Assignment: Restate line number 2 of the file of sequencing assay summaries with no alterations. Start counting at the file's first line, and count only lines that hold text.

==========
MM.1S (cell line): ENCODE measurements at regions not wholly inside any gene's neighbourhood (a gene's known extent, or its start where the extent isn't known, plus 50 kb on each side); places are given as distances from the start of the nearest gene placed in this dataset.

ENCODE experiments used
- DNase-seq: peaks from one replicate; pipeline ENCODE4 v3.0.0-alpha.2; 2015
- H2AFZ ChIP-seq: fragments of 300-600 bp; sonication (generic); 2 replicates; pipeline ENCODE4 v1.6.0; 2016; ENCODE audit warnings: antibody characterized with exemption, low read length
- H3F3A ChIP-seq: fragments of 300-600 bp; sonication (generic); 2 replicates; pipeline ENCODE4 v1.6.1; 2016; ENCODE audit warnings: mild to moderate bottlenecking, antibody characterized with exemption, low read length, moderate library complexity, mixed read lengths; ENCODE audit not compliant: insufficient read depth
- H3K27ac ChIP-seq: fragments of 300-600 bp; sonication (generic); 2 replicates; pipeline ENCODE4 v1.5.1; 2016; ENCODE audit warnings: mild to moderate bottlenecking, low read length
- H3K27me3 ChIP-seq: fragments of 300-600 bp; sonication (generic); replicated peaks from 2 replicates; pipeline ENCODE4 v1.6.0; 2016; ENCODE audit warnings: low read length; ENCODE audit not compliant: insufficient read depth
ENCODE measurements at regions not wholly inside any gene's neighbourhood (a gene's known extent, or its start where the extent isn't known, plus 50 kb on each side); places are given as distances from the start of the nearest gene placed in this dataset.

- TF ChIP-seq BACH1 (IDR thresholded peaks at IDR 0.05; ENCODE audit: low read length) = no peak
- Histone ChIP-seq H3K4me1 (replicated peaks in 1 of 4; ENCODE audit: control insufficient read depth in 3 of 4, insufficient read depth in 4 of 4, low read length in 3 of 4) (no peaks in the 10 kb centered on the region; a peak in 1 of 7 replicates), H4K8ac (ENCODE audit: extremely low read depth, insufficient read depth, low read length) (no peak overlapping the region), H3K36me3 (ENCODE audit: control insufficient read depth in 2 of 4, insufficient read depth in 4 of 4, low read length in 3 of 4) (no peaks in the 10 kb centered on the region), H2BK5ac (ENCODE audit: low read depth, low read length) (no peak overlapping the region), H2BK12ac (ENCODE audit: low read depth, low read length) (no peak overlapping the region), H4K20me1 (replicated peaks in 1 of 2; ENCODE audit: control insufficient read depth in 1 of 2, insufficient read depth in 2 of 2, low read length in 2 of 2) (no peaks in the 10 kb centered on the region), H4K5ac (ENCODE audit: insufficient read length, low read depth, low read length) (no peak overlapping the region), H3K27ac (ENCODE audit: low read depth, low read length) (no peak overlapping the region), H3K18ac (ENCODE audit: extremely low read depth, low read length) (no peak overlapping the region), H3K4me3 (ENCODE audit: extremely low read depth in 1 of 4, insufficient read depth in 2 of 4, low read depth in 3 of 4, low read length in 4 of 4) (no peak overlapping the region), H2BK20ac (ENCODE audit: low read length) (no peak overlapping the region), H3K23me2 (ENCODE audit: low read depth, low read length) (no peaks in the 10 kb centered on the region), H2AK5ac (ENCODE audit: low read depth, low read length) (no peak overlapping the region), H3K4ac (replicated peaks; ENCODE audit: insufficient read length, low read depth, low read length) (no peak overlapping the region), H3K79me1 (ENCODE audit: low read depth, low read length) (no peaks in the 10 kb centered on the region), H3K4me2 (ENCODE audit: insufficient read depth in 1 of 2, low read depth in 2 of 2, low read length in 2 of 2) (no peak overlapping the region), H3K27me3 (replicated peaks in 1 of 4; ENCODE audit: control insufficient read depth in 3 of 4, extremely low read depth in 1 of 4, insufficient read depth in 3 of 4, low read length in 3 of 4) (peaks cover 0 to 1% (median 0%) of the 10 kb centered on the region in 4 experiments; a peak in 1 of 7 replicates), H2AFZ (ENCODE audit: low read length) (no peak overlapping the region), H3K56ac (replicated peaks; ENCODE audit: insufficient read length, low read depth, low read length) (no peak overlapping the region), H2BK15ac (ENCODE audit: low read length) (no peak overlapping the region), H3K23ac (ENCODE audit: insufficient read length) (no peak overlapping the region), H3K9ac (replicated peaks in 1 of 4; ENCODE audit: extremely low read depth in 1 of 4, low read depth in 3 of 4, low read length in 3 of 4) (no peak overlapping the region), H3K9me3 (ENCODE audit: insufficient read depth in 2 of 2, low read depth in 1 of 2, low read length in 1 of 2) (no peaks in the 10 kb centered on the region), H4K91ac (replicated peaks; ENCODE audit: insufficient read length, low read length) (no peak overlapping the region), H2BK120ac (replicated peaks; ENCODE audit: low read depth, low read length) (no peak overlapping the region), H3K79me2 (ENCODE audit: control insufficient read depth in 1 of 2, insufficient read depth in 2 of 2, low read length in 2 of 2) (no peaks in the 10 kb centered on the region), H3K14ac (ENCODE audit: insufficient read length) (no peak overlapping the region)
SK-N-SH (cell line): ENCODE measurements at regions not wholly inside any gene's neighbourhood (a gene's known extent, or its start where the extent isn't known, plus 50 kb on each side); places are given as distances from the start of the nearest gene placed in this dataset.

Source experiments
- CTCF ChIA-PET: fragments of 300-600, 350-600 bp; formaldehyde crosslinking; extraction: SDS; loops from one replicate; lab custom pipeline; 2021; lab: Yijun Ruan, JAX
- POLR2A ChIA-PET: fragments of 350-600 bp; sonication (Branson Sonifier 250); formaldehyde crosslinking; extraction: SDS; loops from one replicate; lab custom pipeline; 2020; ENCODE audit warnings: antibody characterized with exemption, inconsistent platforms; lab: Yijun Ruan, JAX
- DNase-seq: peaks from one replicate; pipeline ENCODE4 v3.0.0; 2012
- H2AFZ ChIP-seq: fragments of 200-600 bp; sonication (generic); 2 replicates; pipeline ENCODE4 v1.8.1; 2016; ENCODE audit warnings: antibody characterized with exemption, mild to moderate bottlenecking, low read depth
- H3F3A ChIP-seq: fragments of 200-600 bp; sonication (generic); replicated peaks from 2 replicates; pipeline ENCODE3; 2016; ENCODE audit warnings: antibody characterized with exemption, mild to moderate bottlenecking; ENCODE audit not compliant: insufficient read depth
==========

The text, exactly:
ENCODE experiments used